The mesic Acacia woodland in northern Tarangire National Park is composed largely of A. tortilis, one of the most prevalent and widespread Acacia species throughout Africa (Otieno et al. 2001), but has become less dense due to elephant utilization (Tanzania National Parks, 2012). Elephant herbivory can drive vegetation change in savanna ecosystems, and dense elephant populations can lead to over browsing and significant plant mortality (Van Aarde & Guldemond, 2008). Elephant browsing was found to be a more significant factor than rainfall behind changes in savanna vegetation (Hayward & Zawadska, 2010). With an average annual growth rate of about 7% from 1993-2006, there is no doubt that the Tarangire elephant population has intensified browsing pressure in the area, but it is unclear how the composition and woody plant-browser dynamics of the park savanna have changed (Foley, 2010). If this population growth continues, increased browsing pressure could threaten the survival and resilience of the park’s Acacia population.
Understanding the risk of A. tortilis decline and growth response to elephant browsing will help reduce tree mortality and prevent the loss of its ecosystem services. In this study, we inferred above-ground compensatory growth if greater growth occurred at moderate levels of branch removal by elephants. We hypothesized that A. tortilis trees under moderate levels of elephant browsing will have higher levels of annual shoot elongation because moderate levels of browsing pressure will stimulate more compensatory growth.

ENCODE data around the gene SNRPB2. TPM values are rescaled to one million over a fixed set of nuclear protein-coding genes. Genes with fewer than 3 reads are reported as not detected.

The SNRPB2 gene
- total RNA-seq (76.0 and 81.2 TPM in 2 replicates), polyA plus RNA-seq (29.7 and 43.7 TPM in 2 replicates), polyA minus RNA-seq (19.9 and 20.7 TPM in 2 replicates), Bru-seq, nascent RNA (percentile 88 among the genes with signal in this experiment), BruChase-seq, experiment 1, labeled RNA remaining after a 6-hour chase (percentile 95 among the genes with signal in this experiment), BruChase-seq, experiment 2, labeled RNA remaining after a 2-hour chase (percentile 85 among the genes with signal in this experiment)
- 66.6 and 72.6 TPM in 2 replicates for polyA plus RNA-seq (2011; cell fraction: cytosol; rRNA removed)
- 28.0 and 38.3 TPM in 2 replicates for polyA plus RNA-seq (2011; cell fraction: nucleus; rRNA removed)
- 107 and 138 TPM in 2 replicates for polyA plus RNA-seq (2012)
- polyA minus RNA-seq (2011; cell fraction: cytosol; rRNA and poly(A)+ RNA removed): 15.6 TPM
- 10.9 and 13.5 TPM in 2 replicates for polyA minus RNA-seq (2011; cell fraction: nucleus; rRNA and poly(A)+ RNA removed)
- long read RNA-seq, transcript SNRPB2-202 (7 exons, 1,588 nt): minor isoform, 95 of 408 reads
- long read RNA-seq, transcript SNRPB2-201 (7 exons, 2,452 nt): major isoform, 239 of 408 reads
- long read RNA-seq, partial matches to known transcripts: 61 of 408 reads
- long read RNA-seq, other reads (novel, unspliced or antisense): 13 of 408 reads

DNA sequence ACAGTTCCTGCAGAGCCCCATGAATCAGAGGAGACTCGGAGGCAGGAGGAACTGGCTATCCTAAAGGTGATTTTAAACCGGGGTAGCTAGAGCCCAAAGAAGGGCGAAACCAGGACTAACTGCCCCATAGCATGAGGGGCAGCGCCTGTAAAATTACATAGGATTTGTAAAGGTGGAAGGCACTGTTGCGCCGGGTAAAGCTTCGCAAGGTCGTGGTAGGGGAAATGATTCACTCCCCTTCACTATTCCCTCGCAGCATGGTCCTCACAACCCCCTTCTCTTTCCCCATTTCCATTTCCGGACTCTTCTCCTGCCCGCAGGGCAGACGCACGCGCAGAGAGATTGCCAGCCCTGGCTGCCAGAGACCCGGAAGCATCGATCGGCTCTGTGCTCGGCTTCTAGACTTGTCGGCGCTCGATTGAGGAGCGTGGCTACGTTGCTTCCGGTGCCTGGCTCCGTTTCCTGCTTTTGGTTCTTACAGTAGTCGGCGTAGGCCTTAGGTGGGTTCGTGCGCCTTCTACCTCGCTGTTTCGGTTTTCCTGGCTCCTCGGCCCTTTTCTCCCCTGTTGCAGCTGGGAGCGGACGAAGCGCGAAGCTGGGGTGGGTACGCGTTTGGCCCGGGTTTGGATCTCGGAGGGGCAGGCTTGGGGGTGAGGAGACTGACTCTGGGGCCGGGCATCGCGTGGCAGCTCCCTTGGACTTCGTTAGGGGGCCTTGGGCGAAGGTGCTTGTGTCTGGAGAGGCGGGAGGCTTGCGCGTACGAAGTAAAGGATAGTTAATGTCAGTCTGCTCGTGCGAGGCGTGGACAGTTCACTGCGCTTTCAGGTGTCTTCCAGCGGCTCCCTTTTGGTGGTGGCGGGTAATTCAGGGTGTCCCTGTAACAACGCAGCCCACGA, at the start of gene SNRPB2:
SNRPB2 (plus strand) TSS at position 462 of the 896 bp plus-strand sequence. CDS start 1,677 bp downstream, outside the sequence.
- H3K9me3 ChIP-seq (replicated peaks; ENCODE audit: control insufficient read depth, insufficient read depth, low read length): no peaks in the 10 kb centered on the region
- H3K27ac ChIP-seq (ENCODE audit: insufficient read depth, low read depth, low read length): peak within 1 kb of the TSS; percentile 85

Tarangire National Park is located between S03°40’ and S03°35 and between E35°45’ and E37°0’ in the Arusha province of northern Tanzania and covers 2,850km2. As previously described by Ludwig et al. (2008), the park experiences a short rainy season from October to November, and a long rainy season from March to May, with the majority of the 650mm/year rainfall occurring between March and April. The park has several major habitat types including Acacia tortilis parkland, tall Acacia woodland dominated by A. xanthophloea and A. sieberiana, drainage line woodland, and deciduous savanna dominated by Combretum spp. and Commiphora spp. (Ludwig et al., 2008). This study focuses on three mesic sites located in the Lemiyon, Matete and Gursi areas of the northern part of the Park in order to focus on A. tortilis specifically.
At each of the three sites, we selected five to six trees with little (<30%), moderate (30-50%), and severe (>50%) elephant damage (47 trees total) from trees with multiple accessible unbrowsed twigs to measure. Tree measurements were taken for A. tortilis which fit strict criteria (<200m from roads, diameter at breast height (DBH) >10cm, and height >5m).